For many years, I’ve quietly mentored a few speakers in the industry. Nothing big, nothing formal, just periodically I’d find somebody that wanted to get in front of audiences and speak, and either they’d ask me some questions or I’d get the feeling that they were open to some suggestions, and things would sort of go from there. Now, as I start to wind down my speaking career (some), I thought I’d post some ideas and suggestions I’ve had over the years.
I’ve been reading a few articles that cross my LinkedIn feed, and this one, on Theranos founder Elizabeth Holmes and her presentation today on the future of the company and who-knows-what-else, struck me as a huge wrong to the industry, startups, and just about everything that the business community is supposed to stand for.
tl;dr In a recent blog post, a commenter asked some questions that I felt were a bit more easily answered in the main blog format than in comments. Specifically, he asked two of the more common “How do I…” questions—finding motivation, and finding time.
tl;dr At last night’s Seattle Languages meeting, I was reminded of what intellectually-honest debate does and does not look like; then, as part of the discussions and argument around the tragic deaths of several black men at the hands of police, I was presented with a link to a page entitled “Ten Signs of Intellectual Honesty”. This is good material.
tl;dr Patterns, 20 Years Later: The Abstract Factory pattern is often “combined”, conceptually, together with Factory Method into a sort of uber-“Factory pattern”. The two are distinctly separate in the Gang-of-Four literature, however, and for some pretty good reason, as the intentions are different. Subtly so, in some ways, but still different.
tl;dr Once again I find myself in the position of needing to call BS on a blog post and deconstruct it: Yes, it is possible to be a good .NET developer, and here’s why.
Pardon me for a moment, but I’m about to whine a little.
As I write this, I am sitting in the Vienna Airport, 1,600 kilometers from where I’m supposed to be at this moment (in Talinn, Estonia, for GeekOutEE), with another three hours to go before I board the flight to there. I’ve been up since 3:30am London time, I’m 400USD poorer that I won’t be able to get back, and most of all, I’m over 5,000 miles away from home with a week yet to go on this particular trip before I can lay down in my own bed and enjoy spending time with my family. I won’t see my hotel room in Talinn until after midnight, and that assumes that the rain here in Vienna doesn’t disrupt my outgoing flight.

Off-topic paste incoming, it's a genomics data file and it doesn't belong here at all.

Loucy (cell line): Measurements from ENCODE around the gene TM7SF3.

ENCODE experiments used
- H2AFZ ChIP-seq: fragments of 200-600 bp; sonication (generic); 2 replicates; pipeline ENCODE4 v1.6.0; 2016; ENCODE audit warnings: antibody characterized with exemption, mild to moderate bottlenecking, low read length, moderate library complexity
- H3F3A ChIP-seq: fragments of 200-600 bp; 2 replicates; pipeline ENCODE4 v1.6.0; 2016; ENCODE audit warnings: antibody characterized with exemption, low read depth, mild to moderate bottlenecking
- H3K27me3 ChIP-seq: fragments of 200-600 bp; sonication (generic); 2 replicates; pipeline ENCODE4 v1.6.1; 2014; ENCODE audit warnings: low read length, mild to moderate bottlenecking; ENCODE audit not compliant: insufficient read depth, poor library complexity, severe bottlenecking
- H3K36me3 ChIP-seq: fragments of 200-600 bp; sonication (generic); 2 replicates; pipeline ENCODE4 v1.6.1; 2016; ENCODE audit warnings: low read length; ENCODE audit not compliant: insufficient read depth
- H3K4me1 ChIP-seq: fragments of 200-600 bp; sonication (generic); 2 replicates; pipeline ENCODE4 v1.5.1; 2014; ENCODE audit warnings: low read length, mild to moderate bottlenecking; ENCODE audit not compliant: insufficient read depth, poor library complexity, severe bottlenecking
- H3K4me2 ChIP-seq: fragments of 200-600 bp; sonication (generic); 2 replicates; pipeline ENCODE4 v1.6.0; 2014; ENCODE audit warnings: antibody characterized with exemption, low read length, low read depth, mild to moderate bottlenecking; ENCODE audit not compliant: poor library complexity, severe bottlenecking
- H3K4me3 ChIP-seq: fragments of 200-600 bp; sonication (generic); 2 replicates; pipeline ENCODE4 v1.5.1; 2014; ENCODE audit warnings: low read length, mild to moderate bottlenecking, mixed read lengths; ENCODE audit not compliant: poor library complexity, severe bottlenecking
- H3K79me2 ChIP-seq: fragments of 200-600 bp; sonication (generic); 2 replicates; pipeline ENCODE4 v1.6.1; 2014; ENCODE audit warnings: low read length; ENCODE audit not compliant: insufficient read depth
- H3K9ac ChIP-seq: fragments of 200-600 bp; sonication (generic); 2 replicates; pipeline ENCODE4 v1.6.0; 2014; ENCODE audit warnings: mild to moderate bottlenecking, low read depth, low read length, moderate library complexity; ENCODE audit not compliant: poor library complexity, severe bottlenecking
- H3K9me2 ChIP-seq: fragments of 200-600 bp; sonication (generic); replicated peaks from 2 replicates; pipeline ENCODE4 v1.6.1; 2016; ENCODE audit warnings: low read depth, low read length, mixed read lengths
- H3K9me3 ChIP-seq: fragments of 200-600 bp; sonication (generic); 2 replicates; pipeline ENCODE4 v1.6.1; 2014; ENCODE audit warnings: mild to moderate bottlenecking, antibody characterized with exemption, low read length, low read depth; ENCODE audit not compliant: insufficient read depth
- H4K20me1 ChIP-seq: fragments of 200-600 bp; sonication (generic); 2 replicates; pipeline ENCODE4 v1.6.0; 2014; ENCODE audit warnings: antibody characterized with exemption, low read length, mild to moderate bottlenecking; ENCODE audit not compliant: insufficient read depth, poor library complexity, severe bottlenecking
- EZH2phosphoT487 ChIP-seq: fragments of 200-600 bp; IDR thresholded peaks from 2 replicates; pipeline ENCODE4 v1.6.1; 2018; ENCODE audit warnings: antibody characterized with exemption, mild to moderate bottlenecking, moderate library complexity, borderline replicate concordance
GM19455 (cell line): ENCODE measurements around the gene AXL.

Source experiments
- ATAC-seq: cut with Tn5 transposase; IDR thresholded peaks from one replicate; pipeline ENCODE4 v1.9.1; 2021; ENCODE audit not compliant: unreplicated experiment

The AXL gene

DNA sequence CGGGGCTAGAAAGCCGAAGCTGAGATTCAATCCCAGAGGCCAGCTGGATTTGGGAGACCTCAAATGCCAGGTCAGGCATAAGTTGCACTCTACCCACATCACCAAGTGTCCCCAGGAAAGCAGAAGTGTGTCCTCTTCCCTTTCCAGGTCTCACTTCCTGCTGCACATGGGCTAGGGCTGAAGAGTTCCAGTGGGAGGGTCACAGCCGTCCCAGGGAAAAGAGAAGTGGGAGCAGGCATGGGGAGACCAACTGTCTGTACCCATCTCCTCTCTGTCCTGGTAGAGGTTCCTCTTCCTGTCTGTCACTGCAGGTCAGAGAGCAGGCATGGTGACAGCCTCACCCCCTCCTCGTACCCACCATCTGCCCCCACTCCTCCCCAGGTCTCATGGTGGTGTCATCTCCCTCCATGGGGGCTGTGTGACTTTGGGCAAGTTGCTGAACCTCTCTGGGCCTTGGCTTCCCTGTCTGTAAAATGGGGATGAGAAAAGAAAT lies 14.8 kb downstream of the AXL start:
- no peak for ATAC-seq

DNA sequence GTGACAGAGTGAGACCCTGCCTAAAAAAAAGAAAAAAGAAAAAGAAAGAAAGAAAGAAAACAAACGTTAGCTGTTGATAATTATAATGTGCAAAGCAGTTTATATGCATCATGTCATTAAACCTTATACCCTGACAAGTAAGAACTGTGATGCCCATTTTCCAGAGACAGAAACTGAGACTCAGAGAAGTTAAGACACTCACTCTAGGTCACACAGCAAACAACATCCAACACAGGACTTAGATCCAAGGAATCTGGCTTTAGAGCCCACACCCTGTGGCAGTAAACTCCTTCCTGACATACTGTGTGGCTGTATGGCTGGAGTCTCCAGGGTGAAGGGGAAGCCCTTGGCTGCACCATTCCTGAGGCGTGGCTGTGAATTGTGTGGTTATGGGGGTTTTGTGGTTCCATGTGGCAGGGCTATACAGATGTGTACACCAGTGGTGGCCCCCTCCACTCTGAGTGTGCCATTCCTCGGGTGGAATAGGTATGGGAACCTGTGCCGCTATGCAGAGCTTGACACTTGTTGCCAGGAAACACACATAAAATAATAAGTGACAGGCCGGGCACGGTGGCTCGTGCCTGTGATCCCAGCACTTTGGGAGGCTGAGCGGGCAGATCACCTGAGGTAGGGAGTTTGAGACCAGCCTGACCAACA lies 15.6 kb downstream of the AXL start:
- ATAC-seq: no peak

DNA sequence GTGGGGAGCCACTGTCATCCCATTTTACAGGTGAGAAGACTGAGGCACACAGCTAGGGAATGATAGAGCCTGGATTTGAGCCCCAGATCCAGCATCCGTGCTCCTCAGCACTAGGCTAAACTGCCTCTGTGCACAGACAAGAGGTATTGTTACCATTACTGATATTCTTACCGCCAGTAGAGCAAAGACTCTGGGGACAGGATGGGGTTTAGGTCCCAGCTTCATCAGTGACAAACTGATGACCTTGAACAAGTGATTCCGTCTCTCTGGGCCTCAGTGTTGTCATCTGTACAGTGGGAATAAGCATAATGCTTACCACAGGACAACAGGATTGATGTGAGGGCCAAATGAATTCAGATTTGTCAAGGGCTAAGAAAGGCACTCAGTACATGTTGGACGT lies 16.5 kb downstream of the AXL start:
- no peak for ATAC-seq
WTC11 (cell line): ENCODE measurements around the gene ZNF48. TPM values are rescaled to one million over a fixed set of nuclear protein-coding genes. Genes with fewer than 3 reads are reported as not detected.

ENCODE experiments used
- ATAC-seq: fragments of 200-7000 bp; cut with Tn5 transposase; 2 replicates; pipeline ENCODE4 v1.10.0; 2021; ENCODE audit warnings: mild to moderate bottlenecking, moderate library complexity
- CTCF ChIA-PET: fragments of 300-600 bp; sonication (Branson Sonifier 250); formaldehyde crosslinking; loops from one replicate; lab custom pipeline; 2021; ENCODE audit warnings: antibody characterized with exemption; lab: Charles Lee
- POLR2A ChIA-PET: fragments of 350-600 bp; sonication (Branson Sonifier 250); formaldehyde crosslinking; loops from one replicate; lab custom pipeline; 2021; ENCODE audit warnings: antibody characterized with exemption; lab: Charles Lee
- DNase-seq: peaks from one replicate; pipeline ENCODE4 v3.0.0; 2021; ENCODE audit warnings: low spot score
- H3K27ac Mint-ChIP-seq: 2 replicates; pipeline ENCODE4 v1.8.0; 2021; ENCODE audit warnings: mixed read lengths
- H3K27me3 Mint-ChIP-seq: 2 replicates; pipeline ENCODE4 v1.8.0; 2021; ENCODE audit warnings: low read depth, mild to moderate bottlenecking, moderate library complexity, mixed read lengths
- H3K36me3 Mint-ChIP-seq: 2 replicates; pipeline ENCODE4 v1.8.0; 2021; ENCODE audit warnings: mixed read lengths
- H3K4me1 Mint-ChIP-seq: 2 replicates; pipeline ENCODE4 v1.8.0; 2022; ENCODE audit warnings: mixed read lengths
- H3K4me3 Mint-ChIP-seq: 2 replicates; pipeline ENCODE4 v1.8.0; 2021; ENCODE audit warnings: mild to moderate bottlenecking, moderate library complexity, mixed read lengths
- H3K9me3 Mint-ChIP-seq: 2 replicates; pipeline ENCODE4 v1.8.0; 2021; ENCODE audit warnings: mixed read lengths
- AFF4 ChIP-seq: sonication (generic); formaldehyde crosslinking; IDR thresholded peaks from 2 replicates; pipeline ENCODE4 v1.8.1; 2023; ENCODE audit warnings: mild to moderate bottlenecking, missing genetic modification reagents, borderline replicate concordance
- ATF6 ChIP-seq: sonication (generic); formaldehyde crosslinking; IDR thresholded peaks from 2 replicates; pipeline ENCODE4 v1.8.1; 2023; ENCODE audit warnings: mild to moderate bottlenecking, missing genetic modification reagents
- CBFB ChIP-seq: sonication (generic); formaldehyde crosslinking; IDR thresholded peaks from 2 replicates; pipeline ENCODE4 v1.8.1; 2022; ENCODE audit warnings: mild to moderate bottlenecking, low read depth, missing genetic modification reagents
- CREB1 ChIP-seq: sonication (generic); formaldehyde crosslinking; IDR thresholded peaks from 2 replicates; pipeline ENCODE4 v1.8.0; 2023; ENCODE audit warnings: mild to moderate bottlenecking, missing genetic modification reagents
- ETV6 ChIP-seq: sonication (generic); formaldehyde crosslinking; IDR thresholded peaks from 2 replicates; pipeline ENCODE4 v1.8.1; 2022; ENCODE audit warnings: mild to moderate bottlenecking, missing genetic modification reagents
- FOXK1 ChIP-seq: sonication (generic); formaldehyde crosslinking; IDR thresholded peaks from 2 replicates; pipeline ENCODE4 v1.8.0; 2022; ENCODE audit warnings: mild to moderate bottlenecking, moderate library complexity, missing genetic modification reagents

And quite frankly, I’m really starting to wonder why I’m doing all this.
tl;dr Celebrating success is always a welcome thing. But in a lot of ways, the people we should be celebrating are the ones who failed, and then learned from it. As a matter of fact, there’s a reasonable correlation to be drawn here—that those who are truly successful are the ones who failed first.
tl;dr Hadi Hariri has made a few observations regarding the churn we’re seeing in the Microsoft open-source space (around .NET Core and ASP.NET Core, among other things). But I don’t think this is a permanent state of affairs; what I think is going on is that Microsoft is finding that managing an open-source project is more than just owning the GitHub repo and just reviewing pull requests.
tl;dr It would seem, based on some reports, that WindowsPhone is officially dying if not dead. While I hate to see competitors dropping out of an already too-few-players market, it was high time Microsoft simply acknowledged that it had lost this fight, and focus its efforts elsewhere.